Despite claims that this device supports Flash, the Youtube experience shows that it isn’t quite there yet – you get a screen saying you need to upgrade your version of Flash. There was a slip of paper put into the box telling me to check the Toshiba Multimedia website for a Flash download, which doesn’t seem to be there. But why can’t the Flash update be included into the standard update mechanism ? This all has the feel of a slightly rushed product. In some ways this is fair enough, providing that there are frequent updates online (through the “Toshiba Service Station”).

Over a few days, my initial impression of it being a little rushed have been reinforced – there after frequent crashes of the Toshiba applications, and the system has a habit of slowing down to a crawl from time to time. The only update that has been provided so far has been to the Toshiba Marketplace application – which didn’t come through the “Service Station” app, and that has made things worse. Now there are no applications available at all!

Apparently Dixons have gotten so many returns, that they are effectively refusing to sell any more (see the article from The Register). Toshiba needs to buck up it’s ideas pretty quickly here. Even if it is just an update to :-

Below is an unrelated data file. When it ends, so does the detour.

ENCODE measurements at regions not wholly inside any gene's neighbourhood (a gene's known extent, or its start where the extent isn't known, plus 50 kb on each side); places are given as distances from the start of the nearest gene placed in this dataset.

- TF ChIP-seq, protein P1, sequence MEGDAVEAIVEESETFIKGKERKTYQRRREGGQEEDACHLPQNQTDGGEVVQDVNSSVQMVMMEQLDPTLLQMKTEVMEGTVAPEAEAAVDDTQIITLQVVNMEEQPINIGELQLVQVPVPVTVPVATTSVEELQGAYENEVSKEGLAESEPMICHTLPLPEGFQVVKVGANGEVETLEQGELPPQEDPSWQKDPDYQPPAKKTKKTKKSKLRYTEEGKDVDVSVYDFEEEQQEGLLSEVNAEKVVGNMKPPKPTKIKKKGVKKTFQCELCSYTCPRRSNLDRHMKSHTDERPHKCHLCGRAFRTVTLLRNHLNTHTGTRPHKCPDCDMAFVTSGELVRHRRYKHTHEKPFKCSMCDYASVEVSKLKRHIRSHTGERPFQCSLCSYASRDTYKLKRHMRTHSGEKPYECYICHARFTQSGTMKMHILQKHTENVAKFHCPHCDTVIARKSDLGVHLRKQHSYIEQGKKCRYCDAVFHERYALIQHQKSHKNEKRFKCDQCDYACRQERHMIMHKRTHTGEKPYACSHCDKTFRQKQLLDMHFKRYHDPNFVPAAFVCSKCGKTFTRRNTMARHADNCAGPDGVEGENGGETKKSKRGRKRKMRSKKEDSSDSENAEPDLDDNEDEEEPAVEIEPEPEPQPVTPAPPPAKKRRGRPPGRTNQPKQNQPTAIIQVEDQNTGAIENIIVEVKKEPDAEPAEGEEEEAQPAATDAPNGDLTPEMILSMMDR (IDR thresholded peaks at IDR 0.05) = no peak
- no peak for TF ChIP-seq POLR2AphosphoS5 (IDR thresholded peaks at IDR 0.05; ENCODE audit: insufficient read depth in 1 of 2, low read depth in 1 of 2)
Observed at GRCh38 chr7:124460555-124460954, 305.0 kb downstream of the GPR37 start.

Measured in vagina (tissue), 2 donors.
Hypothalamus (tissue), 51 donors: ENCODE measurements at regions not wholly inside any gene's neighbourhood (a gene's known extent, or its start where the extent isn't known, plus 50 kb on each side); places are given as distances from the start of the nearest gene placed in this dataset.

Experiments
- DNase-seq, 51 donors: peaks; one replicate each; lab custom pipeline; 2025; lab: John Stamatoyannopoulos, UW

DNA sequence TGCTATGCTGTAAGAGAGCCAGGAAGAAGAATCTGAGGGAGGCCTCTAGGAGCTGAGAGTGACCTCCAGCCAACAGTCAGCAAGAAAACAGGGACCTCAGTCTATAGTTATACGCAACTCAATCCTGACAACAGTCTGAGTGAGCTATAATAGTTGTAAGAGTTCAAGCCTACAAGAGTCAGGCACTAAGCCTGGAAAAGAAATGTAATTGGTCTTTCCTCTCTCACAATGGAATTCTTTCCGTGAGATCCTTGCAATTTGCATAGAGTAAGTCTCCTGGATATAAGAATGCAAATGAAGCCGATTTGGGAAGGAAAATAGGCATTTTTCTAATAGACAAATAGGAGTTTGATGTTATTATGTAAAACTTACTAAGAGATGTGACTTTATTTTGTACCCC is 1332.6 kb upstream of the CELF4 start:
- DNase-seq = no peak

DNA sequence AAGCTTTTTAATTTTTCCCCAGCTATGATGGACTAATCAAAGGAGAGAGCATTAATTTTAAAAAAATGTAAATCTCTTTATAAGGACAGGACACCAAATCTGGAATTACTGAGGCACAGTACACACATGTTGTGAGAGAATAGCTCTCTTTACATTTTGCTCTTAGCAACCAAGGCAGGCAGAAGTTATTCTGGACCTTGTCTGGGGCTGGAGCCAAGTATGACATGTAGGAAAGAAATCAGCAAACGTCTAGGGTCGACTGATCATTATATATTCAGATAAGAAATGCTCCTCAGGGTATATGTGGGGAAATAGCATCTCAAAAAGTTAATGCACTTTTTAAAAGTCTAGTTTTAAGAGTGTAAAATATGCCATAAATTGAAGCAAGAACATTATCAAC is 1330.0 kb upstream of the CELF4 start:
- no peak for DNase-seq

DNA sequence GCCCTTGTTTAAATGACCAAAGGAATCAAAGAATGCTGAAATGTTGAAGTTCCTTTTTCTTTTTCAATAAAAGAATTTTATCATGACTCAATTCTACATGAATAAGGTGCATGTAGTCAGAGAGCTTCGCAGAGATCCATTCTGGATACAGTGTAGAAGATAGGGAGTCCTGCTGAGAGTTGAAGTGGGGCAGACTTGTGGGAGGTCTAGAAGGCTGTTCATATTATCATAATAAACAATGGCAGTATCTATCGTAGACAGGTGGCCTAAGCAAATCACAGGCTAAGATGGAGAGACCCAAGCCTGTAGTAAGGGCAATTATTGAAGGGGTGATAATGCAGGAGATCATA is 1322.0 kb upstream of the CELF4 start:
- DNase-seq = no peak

1. Provide the standard Marketplace application.
  2. Provide an option to remove all of the added Toshiba applications.
  3. Provide an explanation that the Toshiba branded applications are being temporarily removed for quality issues.

At the very least they need to send out a message either on the device itself, or via an email to urge customers to apologise, be patient and announce expected dates when updates will be provided.

Final Words

Well, even after the long awaited update the Toshiba software was still sub-standard. The best option for anyone who hasn’t lost patience and returned their Folio is a community-hacked up ROM.

Jul 242010
 

When the iPhone was first introduced, it was available on “unlimited” data plans although in reality “unlimited” meant “as much as we think is reasonable” with no indication of how much was reasonable. The first iPhone was also not capable of being “tethered” to a computer so the computer could use the phone as an Internet router – which was kind of odd as all other smart phones allowed that.

And then the iPhone acquired the tethering ability and the carriers insisted that customers pay extra for tethering. Which was sort of odd as no other smart phone required that. But it was sort of understandable as the iPhone had an “unlimited” data plan, and the ease of use had encouraged customers to make use of that “unlimited” data plan to the extent that many mobile networks suffered from a lack of bandwidth. The extra cost of tethering was a means of rationing how much bandwidth an iPhone customer could use.